Chrissy Ann hears someone say she stinks. She goes to the corner of the playground and kicks the fence. I ask her whats wrong. Nothing, she says. I ask her if she is coming to baseball practice. I already know she is because her dad and my stepdad are the coaches. They say her dad is racist but he is always nice to all the black people on our team. She asks can she wear my hat. I give it to her. Blondish brown hair hangs out. Whats this X stand for, she says. Malcolm X, I say. Who is that.
Buck runs over and says, Stinking bitch, you smell like wolf pussy. How do you know what wolf pussy smells like, she says, wolves aint even in West Virginia. Yeah, I say, wolves only live in the North Pole, you stupid muthafucka. So, Buck says, you still stink.
Chrissy Ann don’t stink. She smells like work. Like how I smell like coal smoke. She lives at the end of the holla on top of a mountain and has lots of hogs and chickens. She feeds them every morning. When I was at her house her little brother stuck a stick up the hog’s butt. Chrissy Ann slapped the shit out of him. Then she hugged the hog. Then she said we should take a walk in the woods to get out the heat and away from her stupid brother.
We stroll through old trees. Dirt is black and soft. Dark green ferns and bright green moss. We pick blackberries and blow on them before eating. Mushrooms the size of saucers. Not for eating, she says, but to keep cool. She rubs the mushroom on her forehead and cheeks. Tells me to. The brown inside of the mushroom feels like a damp sponge. She picks another and rubs it on her neck and arms. Grabs my wrist and rubs the mushroom on the inside of my arm. My neck. She presses her lips against mine and pushes her tongue in my mouth. It tastes like blackberries. Is this okay, she says. Yeah, I say. We look at my shorts poking out. She smells like mushrooms and hogs.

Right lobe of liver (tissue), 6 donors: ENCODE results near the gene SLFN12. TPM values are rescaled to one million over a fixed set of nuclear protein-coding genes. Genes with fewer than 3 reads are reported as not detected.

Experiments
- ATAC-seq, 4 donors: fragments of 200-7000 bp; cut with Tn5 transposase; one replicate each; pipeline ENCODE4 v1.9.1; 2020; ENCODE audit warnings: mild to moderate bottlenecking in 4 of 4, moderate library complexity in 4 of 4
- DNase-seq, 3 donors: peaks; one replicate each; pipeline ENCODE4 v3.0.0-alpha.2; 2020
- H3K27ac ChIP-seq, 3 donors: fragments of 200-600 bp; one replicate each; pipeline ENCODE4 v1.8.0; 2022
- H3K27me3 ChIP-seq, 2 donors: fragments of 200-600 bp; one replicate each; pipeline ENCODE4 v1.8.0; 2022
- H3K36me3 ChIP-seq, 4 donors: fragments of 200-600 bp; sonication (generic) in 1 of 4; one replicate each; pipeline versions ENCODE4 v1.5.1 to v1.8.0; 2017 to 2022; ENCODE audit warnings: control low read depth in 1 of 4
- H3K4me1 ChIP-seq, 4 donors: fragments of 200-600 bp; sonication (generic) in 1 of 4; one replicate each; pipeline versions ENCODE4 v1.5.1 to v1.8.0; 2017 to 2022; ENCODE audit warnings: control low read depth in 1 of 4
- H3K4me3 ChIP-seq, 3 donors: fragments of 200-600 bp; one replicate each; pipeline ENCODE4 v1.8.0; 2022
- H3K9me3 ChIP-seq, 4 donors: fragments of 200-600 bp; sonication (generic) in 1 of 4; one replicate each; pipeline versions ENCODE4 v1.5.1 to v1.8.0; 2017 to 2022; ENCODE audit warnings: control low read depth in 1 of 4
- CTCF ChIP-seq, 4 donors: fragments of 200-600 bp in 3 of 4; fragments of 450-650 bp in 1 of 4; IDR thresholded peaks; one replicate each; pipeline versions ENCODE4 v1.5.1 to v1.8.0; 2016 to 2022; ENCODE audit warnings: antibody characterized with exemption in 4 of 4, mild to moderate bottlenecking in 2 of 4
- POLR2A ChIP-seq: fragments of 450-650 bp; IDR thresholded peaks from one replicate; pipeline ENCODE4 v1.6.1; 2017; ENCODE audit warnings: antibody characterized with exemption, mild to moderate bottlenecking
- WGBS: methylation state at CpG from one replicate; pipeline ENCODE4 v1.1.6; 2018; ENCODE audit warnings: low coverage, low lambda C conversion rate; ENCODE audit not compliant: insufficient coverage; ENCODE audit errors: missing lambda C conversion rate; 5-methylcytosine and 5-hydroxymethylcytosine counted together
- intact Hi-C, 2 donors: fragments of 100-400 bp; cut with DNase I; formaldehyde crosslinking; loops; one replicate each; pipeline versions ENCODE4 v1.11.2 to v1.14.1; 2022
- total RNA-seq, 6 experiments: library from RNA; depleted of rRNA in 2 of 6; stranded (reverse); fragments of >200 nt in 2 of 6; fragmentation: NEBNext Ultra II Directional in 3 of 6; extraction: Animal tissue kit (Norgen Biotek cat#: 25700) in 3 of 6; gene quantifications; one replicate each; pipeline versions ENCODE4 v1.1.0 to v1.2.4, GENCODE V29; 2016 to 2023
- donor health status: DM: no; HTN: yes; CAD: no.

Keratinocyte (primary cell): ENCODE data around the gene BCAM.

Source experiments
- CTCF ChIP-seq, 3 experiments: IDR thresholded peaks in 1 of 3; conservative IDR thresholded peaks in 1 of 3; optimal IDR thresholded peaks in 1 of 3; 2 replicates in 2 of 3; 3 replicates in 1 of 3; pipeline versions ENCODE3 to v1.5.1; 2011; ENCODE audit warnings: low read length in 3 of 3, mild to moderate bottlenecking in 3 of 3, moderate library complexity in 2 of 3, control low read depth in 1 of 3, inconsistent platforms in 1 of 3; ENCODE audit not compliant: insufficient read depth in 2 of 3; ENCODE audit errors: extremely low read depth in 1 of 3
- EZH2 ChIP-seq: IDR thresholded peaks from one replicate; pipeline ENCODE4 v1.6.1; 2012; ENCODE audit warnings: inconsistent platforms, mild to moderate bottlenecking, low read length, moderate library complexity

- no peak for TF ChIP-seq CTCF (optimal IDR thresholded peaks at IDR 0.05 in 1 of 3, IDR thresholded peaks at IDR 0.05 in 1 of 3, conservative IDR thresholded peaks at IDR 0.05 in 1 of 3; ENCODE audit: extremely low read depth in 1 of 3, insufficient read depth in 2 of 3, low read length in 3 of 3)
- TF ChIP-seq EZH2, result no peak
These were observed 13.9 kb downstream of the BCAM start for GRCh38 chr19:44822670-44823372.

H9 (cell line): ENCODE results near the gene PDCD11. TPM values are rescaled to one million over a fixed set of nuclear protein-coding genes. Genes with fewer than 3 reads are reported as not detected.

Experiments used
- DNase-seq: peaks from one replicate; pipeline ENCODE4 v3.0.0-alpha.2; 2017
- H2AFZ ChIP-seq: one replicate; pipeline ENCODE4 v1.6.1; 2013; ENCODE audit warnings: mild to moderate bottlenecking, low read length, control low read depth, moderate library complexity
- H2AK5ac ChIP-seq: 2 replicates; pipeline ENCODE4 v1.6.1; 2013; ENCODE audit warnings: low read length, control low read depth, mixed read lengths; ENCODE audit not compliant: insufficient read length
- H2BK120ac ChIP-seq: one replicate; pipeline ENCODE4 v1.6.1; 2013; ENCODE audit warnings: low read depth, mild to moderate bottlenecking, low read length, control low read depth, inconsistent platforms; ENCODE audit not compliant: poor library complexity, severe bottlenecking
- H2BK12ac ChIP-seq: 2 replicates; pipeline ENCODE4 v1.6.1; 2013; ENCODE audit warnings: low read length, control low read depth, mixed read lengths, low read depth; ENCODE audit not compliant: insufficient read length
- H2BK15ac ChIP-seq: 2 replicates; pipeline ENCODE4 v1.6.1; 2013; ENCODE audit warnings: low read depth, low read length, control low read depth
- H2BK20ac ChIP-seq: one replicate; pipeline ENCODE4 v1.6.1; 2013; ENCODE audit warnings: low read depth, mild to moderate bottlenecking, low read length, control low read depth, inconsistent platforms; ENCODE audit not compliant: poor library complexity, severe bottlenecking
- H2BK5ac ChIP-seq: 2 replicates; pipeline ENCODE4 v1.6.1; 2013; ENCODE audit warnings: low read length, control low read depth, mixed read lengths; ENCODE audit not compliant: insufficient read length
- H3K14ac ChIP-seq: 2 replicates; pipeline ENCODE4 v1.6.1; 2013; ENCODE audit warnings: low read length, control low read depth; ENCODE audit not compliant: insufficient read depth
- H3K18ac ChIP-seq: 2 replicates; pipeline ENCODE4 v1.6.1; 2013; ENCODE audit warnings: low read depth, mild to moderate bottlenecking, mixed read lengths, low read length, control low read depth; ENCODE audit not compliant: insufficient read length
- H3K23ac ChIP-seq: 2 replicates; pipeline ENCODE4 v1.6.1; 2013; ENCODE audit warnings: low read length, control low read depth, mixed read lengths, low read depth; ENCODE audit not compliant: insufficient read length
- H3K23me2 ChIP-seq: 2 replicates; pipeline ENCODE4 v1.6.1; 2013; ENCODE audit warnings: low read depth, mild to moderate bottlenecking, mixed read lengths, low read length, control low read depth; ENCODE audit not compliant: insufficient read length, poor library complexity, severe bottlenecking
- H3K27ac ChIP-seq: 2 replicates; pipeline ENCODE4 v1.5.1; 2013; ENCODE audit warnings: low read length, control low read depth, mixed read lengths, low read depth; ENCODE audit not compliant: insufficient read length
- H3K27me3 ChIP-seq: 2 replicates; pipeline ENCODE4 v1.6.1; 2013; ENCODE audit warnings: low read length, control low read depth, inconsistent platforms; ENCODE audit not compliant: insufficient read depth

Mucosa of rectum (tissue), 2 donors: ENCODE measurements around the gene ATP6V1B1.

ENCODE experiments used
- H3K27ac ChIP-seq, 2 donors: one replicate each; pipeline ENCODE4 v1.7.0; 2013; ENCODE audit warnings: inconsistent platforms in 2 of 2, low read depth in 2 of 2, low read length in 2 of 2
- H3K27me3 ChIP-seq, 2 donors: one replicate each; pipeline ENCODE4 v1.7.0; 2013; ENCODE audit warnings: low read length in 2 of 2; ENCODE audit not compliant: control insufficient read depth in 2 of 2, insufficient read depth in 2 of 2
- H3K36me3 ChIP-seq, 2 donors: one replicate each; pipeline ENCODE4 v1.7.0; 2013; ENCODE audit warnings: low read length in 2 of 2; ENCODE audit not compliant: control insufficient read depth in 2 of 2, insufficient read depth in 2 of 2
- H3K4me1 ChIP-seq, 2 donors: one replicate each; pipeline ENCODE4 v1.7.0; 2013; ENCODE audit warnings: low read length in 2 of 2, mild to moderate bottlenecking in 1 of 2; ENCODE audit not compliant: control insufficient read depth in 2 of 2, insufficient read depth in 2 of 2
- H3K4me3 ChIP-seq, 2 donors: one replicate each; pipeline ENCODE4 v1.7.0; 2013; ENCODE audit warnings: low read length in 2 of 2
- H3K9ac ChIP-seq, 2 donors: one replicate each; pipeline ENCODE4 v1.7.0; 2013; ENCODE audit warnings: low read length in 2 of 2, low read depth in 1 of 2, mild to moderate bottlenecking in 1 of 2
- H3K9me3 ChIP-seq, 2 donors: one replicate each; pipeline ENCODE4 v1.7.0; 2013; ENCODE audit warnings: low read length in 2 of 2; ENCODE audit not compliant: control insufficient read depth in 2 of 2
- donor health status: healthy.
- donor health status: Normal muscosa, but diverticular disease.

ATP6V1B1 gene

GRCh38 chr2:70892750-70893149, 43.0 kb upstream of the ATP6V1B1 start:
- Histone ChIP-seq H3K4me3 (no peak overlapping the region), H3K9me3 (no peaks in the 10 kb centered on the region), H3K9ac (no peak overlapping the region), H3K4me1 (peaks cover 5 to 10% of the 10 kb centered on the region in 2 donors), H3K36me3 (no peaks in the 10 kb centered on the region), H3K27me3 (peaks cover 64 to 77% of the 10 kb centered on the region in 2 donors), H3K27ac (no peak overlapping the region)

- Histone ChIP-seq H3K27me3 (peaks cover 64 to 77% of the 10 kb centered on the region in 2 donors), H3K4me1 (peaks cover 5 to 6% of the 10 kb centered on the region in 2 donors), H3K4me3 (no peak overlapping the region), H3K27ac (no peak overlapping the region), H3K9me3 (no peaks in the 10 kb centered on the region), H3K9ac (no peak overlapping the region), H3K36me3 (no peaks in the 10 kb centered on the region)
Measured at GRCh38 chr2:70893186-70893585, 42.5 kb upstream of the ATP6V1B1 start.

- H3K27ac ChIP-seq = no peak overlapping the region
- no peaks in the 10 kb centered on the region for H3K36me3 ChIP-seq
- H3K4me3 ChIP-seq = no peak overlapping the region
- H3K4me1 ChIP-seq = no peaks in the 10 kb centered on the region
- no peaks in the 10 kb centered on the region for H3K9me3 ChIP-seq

I get my first summer job. On the trash truck Mondays through Friday. Four-twenty five an hour. I get up at five-thirty and meet the truck at the city hall at six. Just throw the goddamn bags in the truck, Russell says, then hit the side to let me know when you done and I’ll pull off. I throw a bag in, hit the side of the truck, he pulls off. He drives slowly up hills, down hills, around curves, up hills again. Throw bag, hit truck, pull off.
Some of the bags bust. Meat and milk drip onto my chest. Diapers, chicken bones, maxi pads. I lift a bag above my head and brown jelly oozes into my mouth. Lunch time, Russell says, we behind schedule cuz of you. We’ll just sit right here on the back of the truck and eat real quick. I sit with my bologna sandwich and Fritos. Gray milk, I think, soaks through my pants until I feel it in my crack and on my balls.
Russell pulls a blue cooler from behind the seat. In it are two ice cold bottles of MD 20/20. Orange Jubilee and Banana Red. He gives me the Banana Red and says, A little afternoon refreshment, good sir. Why thank you, Sir Russell, I say, you are most kind. You are most welcome, but don’t think you gonna get some free shit every day, nigga.
Tell You a Story
Grandad is shuffling his cards at the kitchen table. Counting money. Shuffling more. Come here for a sec, he says to me. Lemme tell you a story. I sit next to him. What do you want, he says. You said you wanted to tell me a story, I say. Nope, he says, I said I wanted to tell You a story. Is your name You. No, I say. He busts out laughing. I been lookin for that muthafucka all my goddamn life, he says, if you ever find You, let me know.
Steven Dunn was born and raised in West Virginia, and after ten years in the Navy he earned a B.A. in Creative Writing from University of Denver. His first novel, Potted Meat, is forthcoming from Tarpaulin Sky Press in March 2016.